V-speed designator[PDF]


V-speeds are standard terms used to define airspeeds important or useful to the operation of all aircraft (including fixed-wing aircraft, gliders, autogiros, helicopters, and dirigibles).

These speeds are derived from data obtained by aircraft designers and manufacturers during flight testing and verified in most countries by government flight inspectors during aircraft type-certification testing.

Using them is considered a best practice to maximize aviation safety and aircraft performance.

The speeds are specific to a particular model of aircraft, and are expressed in terms of the aircraft's indicated airspeed, so that pilots may use them directly, without having to apply correction factors.

Proper display of V speeds is an airworthiness requirement for type-certificated aircraft in most countries.

V-speed in airspeed indicator

Light single-engine aircrafts

Anemometer Speed Definition.jpg

In general aviation aircraft, the most commonly used and most safety-critical airspeeds are displayed as colour-coded arcs and lines located on the face of an aircraft's airspeed indicator:

  • the lower ends of the green arc is the stalling speed with wing flaps retracted : VS1
  • the lower ends of the white arc is the stalling speed with wing flaps fully extended : VS0
  • the upper end of the green arc is the maximum speed for normal operations : VNO
  • the upper end of the white arc is the maximum flap extended speed : VFE
  • the red line is the never exceed speed : VNE

Light twin-engine aircrafts

FAA-8083-3A Fig 12-1.PNG

Two more information appear on light twin-engine aircrafts:
  • Single engine best climb airspeed (VYSE): The airspeed which must be used for any climb whenever the aircraft is flown with one engine inoperative. This is marked with a blue pointer on the airspeed indicator.
  • Minimum Airborne Control Speed (VMCA): The lowest airspeed at which the aircraft stalls on the yaw axis whenever the aircraft is flown with one engine inoperative. This is marked with a red pointer on the airspeed indicator.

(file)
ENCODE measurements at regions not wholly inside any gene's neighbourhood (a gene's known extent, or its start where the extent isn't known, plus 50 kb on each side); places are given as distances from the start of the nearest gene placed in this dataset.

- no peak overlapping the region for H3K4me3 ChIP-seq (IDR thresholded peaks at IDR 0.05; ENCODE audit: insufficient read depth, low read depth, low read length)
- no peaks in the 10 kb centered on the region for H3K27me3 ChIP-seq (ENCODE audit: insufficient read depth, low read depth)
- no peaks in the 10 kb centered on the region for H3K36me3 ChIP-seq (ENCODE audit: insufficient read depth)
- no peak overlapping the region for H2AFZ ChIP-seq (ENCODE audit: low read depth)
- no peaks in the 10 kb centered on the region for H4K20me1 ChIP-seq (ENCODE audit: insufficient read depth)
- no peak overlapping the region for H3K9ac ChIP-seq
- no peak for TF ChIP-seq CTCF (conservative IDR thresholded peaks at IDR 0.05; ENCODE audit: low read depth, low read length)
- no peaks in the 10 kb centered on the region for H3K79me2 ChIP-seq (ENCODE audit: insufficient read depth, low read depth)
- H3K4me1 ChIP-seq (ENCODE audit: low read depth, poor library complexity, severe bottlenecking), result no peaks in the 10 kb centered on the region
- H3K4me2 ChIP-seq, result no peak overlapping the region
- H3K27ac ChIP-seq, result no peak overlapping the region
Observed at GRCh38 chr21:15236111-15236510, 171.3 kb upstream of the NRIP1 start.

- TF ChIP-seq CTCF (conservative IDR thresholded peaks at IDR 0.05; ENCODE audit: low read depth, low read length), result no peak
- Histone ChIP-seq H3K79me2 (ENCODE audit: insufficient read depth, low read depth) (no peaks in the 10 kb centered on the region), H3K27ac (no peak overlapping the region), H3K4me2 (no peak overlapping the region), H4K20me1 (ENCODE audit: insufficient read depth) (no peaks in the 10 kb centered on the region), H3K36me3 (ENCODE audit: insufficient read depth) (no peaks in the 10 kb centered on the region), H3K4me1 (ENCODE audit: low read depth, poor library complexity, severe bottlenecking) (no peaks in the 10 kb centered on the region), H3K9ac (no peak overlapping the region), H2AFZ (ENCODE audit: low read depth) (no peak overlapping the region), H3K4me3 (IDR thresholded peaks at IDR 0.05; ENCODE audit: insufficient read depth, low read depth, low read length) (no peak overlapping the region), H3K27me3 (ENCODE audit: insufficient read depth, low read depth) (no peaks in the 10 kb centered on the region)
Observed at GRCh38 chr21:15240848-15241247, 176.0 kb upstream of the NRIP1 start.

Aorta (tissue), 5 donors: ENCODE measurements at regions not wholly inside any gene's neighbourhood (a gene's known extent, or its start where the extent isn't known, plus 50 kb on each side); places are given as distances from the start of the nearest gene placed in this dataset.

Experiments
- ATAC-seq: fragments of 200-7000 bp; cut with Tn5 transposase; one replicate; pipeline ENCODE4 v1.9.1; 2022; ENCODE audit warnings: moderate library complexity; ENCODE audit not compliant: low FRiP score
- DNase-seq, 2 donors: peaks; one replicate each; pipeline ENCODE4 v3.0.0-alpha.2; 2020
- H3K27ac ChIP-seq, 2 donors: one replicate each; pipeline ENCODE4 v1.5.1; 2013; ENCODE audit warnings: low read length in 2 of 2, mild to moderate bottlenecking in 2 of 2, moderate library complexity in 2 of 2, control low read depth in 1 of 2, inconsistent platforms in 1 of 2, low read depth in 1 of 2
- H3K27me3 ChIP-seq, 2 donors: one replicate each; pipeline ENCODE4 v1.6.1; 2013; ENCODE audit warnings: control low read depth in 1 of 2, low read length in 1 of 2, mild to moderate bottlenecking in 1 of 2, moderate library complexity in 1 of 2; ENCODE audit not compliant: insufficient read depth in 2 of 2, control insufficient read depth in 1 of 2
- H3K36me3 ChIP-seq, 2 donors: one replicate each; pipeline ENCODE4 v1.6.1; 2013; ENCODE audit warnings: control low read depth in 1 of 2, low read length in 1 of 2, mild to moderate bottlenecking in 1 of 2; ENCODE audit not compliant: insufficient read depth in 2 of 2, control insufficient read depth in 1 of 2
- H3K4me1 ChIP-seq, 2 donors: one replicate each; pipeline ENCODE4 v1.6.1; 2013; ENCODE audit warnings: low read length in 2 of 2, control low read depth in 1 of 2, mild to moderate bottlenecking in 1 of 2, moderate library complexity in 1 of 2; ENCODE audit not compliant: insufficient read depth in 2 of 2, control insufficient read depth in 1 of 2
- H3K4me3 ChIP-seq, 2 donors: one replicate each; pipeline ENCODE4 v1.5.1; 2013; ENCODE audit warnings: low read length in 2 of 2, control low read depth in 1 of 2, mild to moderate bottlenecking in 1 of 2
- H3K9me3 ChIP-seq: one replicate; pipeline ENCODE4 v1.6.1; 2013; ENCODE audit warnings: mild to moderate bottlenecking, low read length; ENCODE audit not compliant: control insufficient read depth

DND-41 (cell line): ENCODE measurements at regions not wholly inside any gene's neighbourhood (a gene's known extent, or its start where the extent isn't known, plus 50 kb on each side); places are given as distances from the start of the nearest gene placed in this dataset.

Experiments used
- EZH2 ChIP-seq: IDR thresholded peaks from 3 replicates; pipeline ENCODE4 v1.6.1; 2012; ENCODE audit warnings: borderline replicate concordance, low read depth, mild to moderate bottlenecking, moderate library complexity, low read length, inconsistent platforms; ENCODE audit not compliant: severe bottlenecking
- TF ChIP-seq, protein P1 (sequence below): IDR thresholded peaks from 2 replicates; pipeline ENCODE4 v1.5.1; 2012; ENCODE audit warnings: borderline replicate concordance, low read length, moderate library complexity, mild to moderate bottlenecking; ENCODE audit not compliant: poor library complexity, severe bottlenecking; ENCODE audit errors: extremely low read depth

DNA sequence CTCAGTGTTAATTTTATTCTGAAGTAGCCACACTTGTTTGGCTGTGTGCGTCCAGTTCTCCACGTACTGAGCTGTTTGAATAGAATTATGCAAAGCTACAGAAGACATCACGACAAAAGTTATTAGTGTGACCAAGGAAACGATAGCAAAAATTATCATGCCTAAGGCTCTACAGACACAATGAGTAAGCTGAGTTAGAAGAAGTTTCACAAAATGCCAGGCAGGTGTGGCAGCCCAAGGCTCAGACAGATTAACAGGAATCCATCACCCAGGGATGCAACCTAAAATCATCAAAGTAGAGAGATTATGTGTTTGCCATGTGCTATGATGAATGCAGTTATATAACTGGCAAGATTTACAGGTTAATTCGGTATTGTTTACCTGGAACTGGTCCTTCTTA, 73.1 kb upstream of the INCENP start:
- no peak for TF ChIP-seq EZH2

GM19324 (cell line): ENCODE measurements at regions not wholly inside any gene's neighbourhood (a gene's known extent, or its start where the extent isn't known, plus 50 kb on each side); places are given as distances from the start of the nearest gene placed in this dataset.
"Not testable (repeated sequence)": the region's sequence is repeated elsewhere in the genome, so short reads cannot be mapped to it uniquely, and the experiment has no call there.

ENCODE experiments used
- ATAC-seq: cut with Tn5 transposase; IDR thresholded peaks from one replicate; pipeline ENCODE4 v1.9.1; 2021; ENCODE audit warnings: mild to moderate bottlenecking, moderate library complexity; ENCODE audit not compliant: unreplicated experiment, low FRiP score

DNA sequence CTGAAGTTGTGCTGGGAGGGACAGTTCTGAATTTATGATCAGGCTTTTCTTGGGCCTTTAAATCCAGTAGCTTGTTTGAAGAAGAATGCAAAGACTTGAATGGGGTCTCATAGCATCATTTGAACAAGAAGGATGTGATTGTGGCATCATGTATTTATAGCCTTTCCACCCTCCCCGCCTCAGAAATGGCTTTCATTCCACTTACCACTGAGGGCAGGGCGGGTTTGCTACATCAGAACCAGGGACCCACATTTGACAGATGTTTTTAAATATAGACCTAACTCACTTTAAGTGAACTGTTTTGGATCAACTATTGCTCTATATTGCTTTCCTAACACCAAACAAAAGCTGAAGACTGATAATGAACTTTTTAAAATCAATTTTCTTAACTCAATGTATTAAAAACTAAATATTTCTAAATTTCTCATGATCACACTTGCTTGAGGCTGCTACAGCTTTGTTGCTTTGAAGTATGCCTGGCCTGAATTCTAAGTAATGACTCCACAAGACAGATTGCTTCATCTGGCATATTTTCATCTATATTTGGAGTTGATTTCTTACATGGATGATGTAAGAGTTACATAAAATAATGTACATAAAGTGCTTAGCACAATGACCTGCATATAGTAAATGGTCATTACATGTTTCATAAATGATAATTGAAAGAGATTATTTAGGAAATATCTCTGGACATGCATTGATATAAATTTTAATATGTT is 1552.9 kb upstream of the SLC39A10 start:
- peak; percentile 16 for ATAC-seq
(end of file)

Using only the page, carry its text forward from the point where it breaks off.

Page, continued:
V-speed designator and definition

V-speed designator Description
V1 Engine failure recognition speed or decision speed. It is the maximum speed in the take-off at which the pilot must take the first action (e.g., apply brakes, reduce thrust, deploy speed brakes) to stop the airplane within the accelerate-stop distance. V1 also means the minimum speed in the take-off, following a failure of the critical engine at VEF, at which the pilot can continue the take-off and achieve the required height above the take-off surface within the take-off distance. If an engine failure is detected after V1, the take-off must be continued. This implies that the aircraft must be controllable on ground. Therefore, V1 is always greater than VMCG.
V2 Take-off safety speed. It is the minimum speed that needs to be maintained up to acceleration altitude, in the event of an engine failure after V1. Flight at V2 ensures that the minimum required climb gradient is achieved, and that the aircraft is controllable.

V2 speed is always greater than VMCA, and facilitates control of the aircraft in flight.

In an all-engines operative take-off, V2+10 provides a better climb performance than V2.

V3 Flap retraction speed
V4 Steady initial climb speed. The all engines operating take-off climb speed used to the point where acceleration to flap retraction speed is initiated. Should be attained by a gross height of 400 feet.
VA Design manoeuvring speed. This is the speed above which it is unwise to make full application of any single flight control (or "pull to the stops") as it may generate a force greater than the aircraft's structural limitations.
Vat Indicated airspeed at threshold, which is equal to the stall speed VS0 multiplied by 1.3 or stall speed VS1g multiplied by 1.23 in the landing configuration at the maximum certificated landing mass. If both VS0 and VS1g are available, the higher resulting Vat shall be applied.

Also called "approach speed".

VB Design speed for maximum gust intensity.
VC Design cruise speed, used to show compliance with gust intensity loading.
Vcef Generally used in documentation of military aircraft performance as V1.
VD Design diving speed.
VDF Demonstrated flight diving speed.
VEF The speed at which the Critical engine is assumed to fail during take-off.
VF Designed flap speed.
VFC Maximum speed for stability characteristics.
VFE Maximum flap extended speed.
VFTO Final take-off speed
VH Maximum speed in level flight at maximum continuous power.
VLE Maximum landing gear extended speed. This is the maximum speed at which it is safe to fly a retractable gear aircraft with the landing gear extended.
VLO Maximum landing gear operating speed. This is the maximum speed at which it is safe to extend or retract the landing gear on a retractable gear aircraft.